Tibetan vajra yoga

Screen Shot 2013-01-31 at 7.42.48 AMI have now practiced various forms of Tibetan vajra yoga for soon to be 4 years. At first it was very new and ‘different’ than any yoga I had ever done, but as I kept doing it, I realized the impact it had on my daily life. In the beginning I would find myself bored at how repetitive it was, but as I stayed with it I realized how that is how we truly learn the benefits and get good at anything — through repetition. The more I do this practice, the more I ‘see’ all the benefits and how it supports my daily activities and intentions. My mind get new connections and a deeper understanding day by day.

Yoga, means yoke…to join together the body, energy and mind, and it is meant to lead us to ‘settle’; lead us to a place of peace. This cannot be accomplished through asana (body postures) alone.

Patanjali said in the Yoga Sutras: citta vritti nirodha = yoga is the cessation of mental fluctuations. This is achieved through the 8 limbs of yoga: yama – niyama – asana – pranayama – pratyahara – dharana – dhyana – samadhi….All meditation practices, regardless of differences in technique, seek to establish harmonization of vishesha-spanda (individual vibration) and samanya-spanda (universal vibration) through the principle of resonance.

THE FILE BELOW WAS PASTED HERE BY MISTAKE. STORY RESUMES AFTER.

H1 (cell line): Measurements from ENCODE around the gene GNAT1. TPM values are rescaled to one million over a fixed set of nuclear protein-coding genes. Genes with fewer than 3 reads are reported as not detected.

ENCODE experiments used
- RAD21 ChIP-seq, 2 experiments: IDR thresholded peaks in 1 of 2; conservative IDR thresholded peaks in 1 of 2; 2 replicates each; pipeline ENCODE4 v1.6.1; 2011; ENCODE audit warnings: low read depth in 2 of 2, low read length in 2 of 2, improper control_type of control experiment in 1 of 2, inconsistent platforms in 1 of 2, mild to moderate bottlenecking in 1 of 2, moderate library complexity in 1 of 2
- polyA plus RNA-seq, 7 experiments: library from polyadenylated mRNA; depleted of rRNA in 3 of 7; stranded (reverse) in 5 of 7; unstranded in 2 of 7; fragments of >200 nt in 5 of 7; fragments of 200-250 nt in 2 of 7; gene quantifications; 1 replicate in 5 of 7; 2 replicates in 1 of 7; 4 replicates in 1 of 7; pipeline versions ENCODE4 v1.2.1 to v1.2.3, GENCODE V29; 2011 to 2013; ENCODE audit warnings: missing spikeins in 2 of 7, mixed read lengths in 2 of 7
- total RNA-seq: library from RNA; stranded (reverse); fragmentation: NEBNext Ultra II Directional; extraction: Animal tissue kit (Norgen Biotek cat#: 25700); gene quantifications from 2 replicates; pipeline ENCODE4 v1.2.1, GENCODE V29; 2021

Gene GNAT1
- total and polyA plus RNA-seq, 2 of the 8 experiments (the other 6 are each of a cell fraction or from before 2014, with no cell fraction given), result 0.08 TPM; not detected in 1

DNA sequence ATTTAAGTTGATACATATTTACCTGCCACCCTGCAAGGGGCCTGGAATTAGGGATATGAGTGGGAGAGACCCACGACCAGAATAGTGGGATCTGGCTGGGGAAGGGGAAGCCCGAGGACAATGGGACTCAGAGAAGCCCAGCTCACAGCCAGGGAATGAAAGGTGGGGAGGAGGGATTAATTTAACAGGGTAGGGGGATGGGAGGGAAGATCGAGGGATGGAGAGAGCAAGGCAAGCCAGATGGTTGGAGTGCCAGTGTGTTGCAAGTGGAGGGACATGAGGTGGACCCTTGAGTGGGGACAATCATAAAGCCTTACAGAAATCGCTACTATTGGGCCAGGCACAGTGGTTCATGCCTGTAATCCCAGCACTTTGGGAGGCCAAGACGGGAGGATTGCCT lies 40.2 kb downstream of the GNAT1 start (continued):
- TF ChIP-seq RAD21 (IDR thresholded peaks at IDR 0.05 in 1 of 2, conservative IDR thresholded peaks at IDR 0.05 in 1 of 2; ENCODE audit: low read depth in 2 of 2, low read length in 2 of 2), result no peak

Tibetan vajra yoga accomplishes this beautifully and skillfully. The practice incorporates self-massage and acupressure, postures, stretching, dynamic movement, breathwork, gestures, locks, mantra recitation, progressive relaxation, and meditative contemplation, to help the practitioner settle and align body, energy, and mind.

And, it is modular, which means that we can practice the various parts separately, and use them at different times and for different purposes as well.

For many months now, I have incorporated a module that completes my morning meditation practice, and which help get my energies flowing first thing — and my body ready for the day. We call them the Five elements: Space, Air, Fire and Water and Earth. This sequence is aligning the ‘elemental states’ of matter. The Tibetan have animal names on these moves, but they are a bit difficult for me to relate to, as I have never experienced these animals in my environment and know ‘what’ they do.

Space is the ‘field’ state of matter. Air is the gaseous state of matter. Fire is the radiant state of matter. Water is the liquid state of matter and Earth is the solid state of matter.

This short practice also incorporates breath work that help my digestion get started in the morning. And, all the various practices that we do -whether yoga or meditation or anything virtuous- have an Aspiration at the beginning and a Dedication at the end. They are beautiful, and if you are interested in knowing what they are, you can find them at the top of this blog.

What I also appreciate about this practice is that it is gentle, and so helpful as we age. Anyone can do this. It requires no advanced skill, and as we grow older, it helps us do the tasks we need to do in daily life, without being fearful of falling or hurting ourselves, as it helps with both balance and coordination.

If you have the opportunity to try this practice, I encourage you to do so. It is lovely!

Love & Light!


About Dawa

I am a student of Yoga, Ayurveda, and Dharma. My intention with this blog is to write down all that I have learned along the way, in hopes that you will also find something to be helpful on your path, should you happen to find me. Love & Light!
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